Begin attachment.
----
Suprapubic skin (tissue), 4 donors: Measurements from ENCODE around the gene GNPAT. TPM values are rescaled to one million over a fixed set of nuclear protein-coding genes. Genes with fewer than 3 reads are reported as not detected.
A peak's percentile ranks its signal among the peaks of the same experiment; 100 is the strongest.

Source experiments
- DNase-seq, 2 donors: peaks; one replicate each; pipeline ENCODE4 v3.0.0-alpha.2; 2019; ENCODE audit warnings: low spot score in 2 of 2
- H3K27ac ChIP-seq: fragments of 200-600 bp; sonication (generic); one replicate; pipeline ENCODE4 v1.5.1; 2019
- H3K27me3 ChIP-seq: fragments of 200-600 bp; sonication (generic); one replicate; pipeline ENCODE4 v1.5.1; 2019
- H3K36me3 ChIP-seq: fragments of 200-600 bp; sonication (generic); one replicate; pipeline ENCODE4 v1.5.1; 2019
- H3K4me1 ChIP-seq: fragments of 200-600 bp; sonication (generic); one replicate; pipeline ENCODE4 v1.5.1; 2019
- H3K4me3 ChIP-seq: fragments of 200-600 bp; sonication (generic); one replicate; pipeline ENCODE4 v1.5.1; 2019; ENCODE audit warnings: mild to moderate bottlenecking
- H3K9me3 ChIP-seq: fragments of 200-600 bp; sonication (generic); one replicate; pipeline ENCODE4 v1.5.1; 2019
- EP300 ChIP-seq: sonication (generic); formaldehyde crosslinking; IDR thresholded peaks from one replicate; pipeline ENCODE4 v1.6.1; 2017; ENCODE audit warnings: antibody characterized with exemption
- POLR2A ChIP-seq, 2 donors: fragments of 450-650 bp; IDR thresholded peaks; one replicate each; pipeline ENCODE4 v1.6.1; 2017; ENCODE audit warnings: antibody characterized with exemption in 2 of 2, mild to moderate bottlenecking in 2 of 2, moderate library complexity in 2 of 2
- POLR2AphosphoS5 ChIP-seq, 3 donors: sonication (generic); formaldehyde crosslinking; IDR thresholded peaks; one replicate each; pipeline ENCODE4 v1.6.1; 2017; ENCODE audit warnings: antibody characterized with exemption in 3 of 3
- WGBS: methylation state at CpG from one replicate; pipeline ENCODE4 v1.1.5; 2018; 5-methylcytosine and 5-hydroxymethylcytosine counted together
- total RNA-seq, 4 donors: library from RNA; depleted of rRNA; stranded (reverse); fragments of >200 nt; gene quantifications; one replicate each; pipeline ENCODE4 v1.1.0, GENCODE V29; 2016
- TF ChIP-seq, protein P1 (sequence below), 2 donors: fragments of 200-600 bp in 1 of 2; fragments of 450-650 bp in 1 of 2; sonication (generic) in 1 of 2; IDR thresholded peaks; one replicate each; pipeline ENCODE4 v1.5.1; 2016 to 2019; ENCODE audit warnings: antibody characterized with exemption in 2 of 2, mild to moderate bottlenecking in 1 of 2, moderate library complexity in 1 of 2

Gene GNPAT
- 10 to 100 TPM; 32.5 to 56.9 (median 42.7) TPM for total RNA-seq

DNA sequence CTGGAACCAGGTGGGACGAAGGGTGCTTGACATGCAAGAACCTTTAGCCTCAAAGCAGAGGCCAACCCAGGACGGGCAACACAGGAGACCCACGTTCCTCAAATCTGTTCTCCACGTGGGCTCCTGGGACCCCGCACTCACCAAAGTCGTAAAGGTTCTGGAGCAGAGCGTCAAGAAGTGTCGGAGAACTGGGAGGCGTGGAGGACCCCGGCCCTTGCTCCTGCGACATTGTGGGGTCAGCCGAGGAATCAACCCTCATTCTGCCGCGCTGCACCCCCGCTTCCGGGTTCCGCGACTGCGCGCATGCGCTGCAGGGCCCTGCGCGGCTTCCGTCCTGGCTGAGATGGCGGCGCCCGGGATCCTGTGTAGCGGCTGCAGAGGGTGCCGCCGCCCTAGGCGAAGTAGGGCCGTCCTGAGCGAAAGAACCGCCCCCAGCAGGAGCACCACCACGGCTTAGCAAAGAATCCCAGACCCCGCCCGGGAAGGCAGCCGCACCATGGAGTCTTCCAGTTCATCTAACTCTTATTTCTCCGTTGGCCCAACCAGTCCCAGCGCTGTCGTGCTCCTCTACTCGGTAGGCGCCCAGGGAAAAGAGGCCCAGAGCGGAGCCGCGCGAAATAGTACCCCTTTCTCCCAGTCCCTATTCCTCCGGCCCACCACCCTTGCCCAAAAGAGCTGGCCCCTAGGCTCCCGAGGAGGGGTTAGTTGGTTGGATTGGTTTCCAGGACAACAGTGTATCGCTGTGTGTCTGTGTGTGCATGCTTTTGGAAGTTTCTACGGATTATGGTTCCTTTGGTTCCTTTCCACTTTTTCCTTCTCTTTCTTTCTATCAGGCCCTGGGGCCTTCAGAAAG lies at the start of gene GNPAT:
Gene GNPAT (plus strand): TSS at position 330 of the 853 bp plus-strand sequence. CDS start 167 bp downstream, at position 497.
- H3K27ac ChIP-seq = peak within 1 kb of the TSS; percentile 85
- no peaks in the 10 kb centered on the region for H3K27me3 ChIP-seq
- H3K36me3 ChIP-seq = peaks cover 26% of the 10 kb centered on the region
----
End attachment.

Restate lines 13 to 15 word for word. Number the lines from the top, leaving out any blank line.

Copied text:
- POLR2AphosphoS5 ChIP-seq, 3 donors: sonication (generic); formaldehyde crosslinking; IDR thresholded peaks; one replicate each; pipeline ENCODE4 v1.6.1; 2017; ENCODE audit warnings: antibody characterized with exemption in 3 of 3
- WGBS: methylation state at CpG from one replicate; pipeline ENCODE4 v1.1.5; 2018; 5-methylcytosine and 5-hydroxymethylcytosine counted together
- total RNA-seq, 4 donors: library from RNA; depleted of rRNA; stranded (reverse); fragments of >200 nt; gene quantifications; one replicate each; pipeline ENCODE4 v1.1.0, GENCODE V29; 2016